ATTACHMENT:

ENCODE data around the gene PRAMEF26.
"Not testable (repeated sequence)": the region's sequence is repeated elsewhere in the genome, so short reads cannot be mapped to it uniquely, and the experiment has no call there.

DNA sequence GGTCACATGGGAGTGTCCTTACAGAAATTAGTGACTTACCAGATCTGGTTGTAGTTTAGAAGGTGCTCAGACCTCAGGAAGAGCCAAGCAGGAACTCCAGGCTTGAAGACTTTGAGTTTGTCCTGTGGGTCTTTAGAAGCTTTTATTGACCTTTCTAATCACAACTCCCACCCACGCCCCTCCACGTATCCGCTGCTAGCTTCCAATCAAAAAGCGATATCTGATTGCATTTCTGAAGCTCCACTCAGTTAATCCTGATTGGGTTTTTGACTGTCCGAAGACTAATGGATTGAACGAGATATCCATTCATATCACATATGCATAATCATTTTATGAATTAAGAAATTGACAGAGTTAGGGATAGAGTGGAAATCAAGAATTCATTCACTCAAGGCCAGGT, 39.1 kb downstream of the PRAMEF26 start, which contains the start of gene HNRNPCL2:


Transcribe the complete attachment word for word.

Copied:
ENCODE data around the gene PRAMEF26.
"Not testable (repeated sequence)": the region's sequence is repeated elsewhere in the genome, so short reads cannot be mapped to it uniquely, and the experiment has no call there.

DNA sequence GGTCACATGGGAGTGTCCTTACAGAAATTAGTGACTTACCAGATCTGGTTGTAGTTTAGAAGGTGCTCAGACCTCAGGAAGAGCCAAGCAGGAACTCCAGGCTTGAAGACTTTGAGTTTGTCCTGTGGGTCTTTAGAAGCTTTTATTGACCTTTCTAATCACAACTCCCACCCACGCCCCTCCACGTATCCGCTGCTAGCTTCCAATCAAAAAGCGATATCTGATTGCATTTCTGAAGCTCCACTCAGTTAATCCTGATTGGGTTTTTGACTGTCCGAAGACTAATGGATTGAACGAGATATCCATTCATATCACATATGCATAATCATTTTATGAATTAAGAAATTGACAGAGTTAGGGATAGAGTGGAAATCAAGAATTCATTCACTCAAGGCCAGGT, 39.1 kb downstream of the PRAMEF26 start, which contains the start of gene HNRNPCL2: